Lately, people have been doing searches and find my blog. Usually they find something I wrote years ago and say, “Since you cover this, perhaps you could go back to this post and reference my site.” This, of course, is a blatant search engine optimization ploy.
This one references a post from a year ago. I do find 3D printing (or additive manufacturing) interesting at times. And, I read their post. There is interesting information here for a hobbyist or even someone investigating the application for their shop.
My name is Daniel. We’ve been working hard on a brand new article which we consider to be an informative Guide To 3D Printing. While I was researching this piece I discovered your site, and I think you have really fantastic pieces on there. It would mean a lot to me if you could help me out with some feedback. When I read this page I thought that by linking to my piece you could add some extra information for your readers.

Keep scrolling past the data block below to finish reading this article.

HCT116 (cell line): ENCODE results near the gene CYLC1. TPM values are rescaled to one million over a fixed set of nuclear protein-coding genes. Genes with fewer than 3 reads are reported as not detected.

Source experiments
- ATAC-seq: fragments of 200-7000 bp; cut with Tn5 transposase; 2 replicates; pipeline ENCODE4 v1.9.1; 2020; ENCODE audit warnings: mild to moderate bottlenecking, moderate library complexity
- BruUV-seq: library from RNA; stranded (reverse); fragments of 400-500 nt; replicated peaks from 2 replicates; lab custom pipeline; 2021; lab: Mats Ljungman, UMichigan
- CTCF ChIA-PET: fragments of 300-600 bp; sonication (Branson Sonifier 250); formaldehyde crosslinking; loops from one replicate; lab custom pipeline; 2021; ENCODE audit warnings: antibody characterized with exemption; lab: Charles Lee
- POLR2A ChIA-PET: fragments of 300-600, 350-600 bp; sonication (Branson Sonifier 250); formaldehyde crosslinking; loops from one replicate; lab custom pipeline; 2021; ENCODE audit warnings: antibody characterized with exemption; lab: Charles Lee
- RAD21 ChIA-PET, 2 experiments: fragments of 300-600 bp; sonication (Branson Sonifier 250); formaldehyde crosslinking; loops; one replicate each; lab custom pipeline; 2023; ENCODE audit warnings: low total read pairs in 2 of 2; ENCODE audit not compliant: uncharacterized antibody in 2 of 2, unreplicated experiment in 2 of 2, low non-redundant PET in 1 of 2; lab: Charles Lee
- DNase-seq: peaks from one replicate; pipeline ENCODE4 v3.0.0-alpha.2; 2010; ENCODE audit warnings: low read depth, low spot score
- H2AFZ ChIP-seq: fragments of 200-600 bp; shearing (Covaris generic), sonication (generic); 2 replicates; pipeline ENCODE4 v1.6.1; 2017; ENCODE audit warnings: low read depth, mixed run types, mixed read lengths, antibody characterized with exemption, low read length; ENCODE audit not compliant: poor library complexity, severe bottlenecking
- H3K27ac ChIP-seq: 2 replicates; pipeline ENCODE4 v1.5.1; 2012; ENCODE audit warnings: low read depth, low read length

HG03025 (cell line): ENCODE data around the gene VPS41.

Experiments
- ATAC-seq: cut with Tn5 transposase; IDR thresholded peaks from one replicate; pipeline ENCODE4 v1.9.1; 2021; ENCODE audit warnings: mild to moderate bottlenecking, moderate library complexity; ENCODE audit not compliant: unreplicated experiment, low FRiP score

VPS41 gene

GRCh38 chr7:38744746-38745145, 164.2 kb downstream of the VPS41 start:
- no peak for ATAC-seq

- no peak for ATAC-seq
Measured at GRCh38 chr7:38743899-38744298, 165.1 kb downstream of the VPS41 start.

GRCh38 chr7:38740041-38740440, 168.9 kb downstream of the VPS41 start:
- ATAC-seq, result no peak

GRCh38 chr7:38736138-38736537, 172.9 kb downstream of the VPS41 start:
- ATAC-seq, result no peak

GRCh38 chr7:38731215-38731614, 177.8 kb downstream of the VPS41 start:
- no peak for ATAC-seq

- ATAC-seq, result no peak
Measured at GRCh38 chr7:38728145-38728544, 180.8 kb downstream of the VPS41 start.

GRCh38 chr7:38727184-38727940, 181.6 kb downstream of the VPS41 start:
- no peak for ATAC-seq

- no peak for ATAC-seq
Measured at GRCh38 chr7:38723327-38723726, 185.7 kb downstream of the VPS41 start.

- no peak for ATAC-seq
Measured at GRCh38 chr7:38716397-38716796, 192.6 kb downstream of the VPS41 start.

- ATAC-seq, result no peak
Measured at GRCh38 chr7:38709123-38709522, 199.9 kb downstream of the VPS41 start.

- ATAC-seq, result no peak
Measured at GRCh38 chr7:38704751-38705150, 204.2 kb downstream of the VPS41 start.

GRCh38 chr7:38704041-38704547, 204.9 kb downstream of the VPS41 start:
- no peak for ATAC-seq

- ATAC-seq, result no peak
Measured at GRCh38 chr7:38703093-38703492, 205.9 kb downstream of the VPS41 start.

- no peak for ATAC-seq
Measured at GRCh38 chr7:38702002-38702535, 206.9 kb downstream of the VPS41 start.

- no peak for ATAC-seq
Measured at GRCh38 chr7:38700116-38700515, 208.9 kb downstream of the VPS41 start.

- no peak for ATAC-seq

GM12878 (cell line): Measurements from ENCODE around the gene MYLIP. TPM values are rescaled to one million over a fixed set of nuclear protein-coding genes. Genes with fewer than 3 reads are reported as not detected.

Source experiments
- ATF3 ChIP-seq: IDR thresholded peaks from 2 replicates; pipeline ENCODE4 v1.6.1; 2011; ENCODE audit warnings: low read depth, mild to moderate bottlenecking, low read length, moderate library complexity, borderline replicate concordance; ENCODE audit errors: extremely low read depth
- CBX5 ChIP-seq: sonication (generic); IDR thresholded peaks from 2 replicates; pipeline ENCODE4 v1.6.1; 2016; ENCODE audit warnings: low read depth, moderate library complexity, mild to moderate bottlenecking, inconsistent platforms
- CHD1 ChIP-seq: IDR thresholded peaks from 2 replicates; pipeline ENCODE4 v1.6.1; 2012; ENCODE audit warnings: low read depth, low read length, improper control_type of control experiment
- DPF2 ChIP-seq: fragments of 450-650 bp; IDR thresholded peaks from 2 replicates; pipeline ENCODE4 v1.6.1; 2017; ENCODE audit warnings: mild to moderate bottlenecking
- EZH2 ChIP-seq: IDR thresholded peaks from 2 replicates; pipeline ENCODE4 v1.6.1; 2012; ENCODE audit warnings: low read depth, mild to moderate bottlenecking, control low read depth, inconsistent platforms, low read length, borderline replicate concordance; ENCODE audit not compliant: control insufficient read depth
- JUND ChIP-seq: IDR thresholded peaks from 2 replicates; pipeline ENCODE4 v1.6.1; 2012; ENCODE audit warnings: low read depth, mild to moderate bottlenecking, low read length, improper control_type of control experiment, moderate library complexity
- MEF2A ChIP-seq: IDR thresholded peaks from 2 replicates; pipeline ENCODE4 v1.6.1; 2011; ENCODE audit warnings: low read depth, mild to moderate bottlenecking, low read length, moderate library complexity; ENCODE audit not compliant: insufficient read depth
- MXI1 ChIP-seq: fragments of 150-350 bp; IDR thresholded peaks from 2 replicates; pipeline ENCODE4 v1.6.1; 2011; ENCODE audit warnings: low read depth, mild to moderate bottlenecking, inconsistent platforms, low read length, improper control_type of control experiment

Blog Stand Ups Inhibit Innovation
Andy Wu of Harvard Business School and his doctoral student Sourobh Ghosh embedded a field experiment in a Google hackathon to investigate the impact of stand-up meetings—a core component of agile management practices—on innovation. They found that the teams that engaged in them developed less-novel products. The conclusion: Stand-up meetings inhibit innovation.
This thought was quoted in a blog post by an acquaintance in Belgium, Yves Mulkers, whom I had met on a trip to Germany several years ago. His Website/business is 7wData.